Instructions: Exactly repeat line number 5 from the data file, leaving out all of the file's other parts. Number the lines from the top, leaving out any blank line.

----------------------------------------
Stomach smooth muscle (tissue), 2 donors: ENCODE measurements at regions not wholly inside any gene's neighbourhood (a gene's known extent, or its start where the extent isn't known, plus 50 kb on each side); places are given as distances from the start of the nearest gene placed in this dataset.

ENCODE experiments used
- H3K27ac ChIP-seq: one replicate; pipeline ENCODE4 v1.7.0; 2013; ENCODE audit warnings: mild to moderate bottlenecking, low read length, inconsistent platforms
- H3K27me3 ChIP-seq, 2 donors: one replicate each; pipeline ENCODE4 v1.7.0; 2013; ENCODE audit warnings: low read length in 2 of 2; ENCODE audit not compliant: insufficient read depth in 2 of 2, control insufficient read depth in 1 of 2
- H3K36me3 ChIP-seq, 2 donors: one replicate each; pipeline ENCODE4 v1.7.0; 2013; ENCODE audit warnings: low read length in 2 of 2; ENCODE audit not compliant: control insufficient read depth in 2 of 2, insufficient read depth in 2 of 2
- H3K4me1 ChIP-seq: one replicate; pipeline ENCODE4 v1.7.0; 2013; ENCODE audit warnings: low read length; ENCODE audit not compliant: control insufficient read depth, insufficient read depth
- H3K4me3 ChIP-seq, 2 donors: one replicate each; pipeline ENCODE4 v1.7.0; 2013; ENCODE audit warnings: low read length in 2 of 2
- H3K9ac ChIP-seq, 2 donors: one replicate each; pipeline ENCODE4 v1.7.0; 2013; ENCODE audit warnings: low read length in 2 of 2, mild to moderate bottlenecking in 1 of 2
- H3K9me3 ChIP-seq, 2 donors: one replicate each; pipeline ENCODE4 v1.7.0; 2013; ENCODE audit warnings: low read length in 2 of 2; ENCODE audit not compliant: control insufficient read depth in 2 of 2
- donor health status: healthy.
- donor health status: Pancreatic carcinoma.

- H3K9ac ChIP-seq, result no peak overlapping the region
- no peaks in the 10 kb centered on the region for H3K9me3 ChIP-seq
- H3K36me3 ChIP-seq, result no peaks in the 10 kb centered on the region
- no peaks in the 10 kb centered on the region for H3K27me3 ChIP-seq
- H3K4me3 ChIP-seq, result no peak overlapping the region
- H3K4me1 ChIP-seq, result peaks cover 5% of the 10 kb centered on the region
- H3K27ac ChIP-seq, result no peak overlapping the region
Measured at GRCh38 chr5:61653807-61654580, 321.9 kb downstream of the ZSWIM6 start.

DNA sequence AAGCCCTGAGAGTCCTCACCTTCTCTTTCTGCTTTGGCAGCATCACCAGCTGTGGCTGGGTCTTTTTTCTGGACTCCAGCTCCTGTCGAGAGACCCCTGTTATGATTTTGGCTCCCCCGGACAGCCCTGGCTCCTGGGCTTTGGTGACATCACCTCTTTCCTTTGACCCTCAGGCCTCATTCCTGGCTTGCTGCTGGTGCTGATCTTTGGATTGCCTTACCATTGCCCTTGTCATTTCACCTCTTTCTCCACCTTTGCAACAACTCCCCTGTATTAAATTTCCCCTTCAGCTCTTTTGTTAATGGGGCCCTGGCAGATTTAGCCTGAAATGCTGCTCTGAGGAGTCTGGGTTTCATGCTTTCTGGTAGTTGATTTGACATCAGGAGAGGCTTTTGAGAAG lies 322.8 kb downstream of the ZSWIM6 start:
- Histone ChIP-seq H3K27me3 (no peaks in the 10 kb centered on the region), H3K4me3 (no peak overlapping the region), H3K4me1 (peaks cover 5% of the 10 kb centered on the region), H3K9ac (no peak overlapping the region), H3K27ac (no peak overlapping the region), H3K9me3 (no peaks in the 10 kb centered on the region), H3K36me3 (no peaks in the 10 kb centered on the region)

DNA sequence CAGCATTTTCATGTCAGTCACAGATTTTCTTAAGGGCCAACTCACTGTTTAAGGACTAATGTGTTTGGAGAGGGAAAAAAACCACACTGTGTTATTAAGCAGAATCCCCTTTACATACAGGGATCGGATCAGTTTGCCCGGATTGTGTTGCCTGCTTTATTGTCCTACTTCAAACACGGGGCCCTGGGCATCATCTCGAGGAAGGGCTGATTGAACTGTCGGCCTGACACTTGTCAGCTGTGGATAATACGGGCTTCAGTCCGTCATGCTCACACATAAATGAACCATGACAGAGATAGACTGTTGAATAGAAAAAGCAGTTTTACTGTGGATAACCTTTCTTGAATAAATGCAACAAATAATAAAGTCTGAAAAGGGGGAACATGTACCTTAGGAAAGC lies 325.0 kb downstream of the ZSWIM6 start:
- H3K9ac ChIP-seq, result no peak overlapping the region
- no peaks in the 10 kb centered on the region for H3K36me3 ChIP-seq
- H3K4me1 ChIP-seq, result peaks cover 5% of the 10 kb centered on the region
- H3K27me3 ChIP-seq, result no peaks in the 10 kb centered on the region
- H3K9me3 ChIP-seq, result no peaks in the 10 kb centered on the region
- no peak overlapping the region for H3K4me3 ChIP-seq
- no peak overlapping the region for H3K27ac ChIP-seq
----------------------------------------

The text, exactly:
- H3K36me3 ChIP-seq, 2 donors: one replicate each; pipeline ENCODE4 v1.7.0; 2013; ENCODE audit warnings: low read length in 2 of 2; ENCODE audit not compliant: control insufficient read depth in 2 of 2, insufficient read depth in 2 of 2